A new non-profit organization comprised of professors from some of the best U.S. universities has joined up to create a crypto asset better than bitcoin. Could Unit-e dethrone the king?
According to a Bloomberg article today, Distributed Technology Research (DTR), a new non-profit backed by hedge fund powerhouse Pantera Capital, has set out to build a digital asset which improves upon bitcoin’s flaws.
DTR hosts a vigorous store of brain power on its team, touting professors from some of the most notable universities in the U.S., including the Massachusetts Institute of Technology (MIT) and Stanford University to name just two.
The team’s first endeavor is to create the Unit-e. The Unit-e, as mentioned, aims to solve bitcoin’s scalability issues while still holding true to a decentralized model. Bitcoin’s scalability for mainstream adoption has been a significant concern. At the height of the last crypto bull market, bitcoin users waited hours for their bitcoin transactions to complete.
The team hopes its new Unit-e digital asset will complete transactions comparable to Visa, or even quicker, posting up to 10,000 transactions per second (TPS). DTR looks to launch the new asset sometime in Q3 or Q4 of 2019. Visa currently averages about 1,700 TPS, while bitcoin only averages between 3.3 and 7 TPS.
Pantera co-chief investment officer and DTR council member Joey Krug mentioned the mainstream world already knows current blockchain solutions do not scale for mass use. “We are on the cusp of something where if this doesn’t scale relatively soon, it may be relegated to ideas that were nice but didn’t work in practice: more like 3D printing than the internet,” Krug said, as reported by Bloomberg.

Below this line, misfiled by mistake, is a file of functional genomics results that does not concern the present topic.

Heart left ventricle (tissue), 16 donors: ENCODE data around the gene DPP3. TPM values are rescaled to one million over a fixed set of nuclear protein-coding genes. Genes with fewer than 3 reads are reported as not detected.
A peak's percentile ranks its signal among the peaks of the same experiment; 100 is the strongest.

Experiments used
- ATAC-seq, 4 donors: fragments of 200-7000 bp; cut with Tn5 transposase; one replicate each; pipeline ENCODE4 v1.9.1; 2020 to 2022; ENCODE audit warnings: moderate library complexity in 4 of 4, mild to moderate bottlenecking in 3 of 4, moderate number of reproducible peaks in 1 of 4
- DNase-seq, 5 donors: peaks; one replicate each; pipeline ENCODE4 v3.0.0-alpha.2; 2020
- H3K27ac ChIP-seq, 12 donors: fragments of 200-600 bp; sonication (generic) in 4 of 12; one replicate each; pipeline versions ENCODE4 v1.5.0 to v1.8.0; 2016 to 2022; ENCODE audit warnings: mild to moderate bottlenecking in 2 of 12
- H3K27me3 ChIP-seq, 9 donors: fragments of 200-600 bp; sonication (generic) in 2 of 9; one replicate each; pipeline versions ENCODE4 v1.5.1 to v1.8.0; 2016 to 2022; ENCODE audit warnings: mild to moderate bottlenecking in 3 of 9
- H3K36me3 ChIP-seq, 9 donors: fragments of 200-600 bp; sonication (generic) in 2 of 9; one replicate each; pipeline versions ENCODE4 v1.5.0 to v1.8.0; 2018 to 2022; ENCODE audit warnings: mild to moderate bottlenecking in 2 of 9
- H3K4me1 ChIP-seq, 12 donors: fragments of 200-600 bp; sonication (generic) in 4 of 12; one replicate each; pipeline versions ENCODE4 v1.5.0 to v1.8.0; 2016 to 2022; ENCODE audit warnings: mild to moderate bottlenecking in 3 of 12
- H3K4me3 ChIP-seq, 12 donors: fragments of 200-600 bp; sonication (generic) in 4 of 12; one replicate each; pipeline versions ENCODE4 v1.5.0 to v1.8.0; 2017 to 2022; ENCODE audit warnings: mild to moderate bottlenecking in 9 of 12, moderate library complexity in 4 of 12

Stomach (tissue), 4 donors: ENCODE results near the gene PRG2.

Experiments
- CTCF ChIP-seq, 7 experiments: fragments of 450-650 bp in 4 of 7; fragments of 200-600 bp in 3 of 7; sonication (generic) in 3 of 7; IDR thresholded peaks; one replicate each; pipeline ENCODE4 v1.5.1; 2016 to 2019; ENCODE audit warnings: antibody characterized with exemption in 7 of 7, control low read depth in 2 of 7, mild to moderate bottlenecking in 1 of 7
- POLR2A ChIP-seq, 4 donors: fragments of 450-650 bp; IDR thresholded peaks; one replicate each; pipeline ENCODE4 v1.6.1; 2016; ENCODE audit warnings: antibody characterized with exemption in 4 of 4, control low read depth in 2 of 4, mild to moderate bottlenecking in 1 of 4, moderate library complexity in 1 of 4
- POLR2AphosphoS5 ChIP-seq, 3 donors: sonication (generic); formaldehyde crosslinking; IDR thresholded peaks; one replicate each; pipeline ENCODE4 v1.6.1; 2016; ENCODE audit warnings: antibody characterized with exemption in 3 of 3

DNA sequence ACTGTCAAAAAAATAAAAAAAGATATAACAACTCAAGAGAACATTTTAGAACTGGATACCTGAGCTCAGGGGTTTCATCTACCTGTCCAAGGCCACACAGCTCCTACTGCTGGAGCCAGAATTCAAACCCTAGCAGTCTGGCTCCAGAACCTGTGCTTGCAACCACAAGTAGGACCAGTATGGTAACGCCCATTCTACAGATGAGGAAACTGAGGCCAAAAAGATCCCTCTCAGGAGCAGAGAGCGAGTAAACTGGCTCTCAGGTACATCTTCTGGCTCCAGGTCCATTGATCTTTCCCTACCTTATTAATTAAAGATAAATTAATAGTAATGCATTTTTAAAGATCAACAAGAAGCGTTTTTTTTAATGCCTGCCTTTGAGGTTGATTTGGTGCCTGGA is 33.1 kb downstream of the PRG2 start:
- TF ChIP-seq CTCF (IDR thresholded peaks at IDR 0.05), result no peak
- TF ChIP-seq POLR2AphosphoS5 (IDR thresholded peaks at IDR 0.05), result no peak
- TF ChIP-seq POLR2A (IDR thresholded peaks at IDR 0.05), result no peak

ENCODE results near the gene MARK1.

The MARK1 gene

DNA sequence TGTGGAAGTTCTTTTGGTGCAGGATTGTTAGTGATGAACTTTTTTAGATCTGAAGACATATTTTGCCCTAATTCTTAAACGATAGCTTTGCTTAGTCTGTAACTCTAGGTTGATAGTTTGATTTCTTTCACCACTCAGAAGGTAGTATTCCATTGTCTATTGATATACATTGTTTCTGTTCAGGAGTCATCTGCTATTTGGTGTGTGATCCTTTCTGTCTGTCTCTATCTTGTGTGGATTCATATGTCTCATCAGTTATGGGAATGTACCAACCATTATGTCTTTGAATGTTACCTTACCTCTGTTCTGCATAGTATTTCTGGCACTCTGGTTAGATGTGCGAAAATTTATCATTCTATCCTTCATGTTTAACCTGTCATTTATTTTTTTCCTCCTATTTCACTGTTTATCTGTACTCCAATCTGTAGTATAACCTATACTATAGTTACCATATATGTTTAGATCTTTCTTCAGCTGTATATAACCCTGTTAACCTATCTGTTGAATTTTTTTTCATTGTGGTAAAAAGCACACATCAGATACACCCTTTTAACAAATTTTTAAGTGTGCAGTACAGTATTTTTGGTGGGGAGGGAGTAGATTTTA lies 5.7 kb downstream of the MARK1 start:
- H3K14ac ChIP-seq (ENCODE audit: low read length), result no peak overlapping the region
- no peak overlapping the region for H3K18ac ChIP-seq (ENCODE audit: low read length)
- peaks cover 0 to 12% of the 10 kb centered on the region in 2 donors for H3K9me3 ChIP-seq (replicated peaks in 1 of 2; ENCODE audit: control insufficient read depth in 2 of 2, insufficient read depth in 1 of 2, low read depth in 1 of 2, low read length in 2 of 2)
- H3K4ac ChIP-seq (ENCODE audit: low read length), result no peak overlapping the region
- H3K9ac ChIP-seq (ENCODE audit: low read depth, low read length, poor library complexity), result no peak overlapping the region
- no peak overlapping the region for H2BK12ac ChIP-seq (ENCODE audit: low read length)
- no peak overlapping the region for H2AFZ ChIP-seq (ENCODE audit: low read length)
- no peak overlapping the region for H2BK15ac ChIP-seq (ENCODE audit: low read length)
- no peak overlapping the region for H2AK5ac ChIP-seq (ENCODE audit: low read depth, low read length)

DTR member Pramod Viswanath expressed optimism in crypto assets and their innovation, but not their current level of capabilities. “Bitcoin has shown us that distributed trust is possible but its just not scaling at a dimension that could make it a truly global everyday money,” he explained.
The team is designing the Unit-e with parameters as close to bitcoin’s design as possible, while still making many improvements to further performance. After the Unit-e, the team likely will move on to other projects in the field, possibly including smart contract research.
In a press release from PRNewswire, DTR Foundation Council Chairman Babak Dastmaltschi commented that blockchain and crypto innovation are at a pivotal point. “The blockchain and digital currency markets are at an interesting crossroads, reminiscent of the inflection points reached when industries such as telecom and the internet were coming of age,” Dastmaltschi explained.
DTR lead researcher Giulia Fanti also noted the progress blockchain has made over the past decade, now seeing it as a viable endeavor. “In the 10 years since Bitcoin first emerged, blockchains have developed from a novel idea to a field of academic research,” Fanti said in the press release.
What part of "*ALL* Altcoins are scams" was unclear…. please point it out.
— Tone Vays [#Unconfiscatable] (@ToneVays) July 2, 2018
Some of their main altcoin concerns stem from arguments on bitcoin’s superior decentralization. It is unclear if Song and Vays would argue against the Unit-e, although one might infer they would express hesitancy toward it. Vays and Song did not reply for comment at the time of publication.
Tone Vays and his team made a video which partly discussed the Unit-e and the article, starting at the 22-minute mark. The team was skeptical at best.
Vays said many projects have tried to create a better version of bitcoin, similar to the Unit-e’s goals, but have failed in their endeavors. Vays also posited, “what bitcoin did in its first three years is not replicatable.”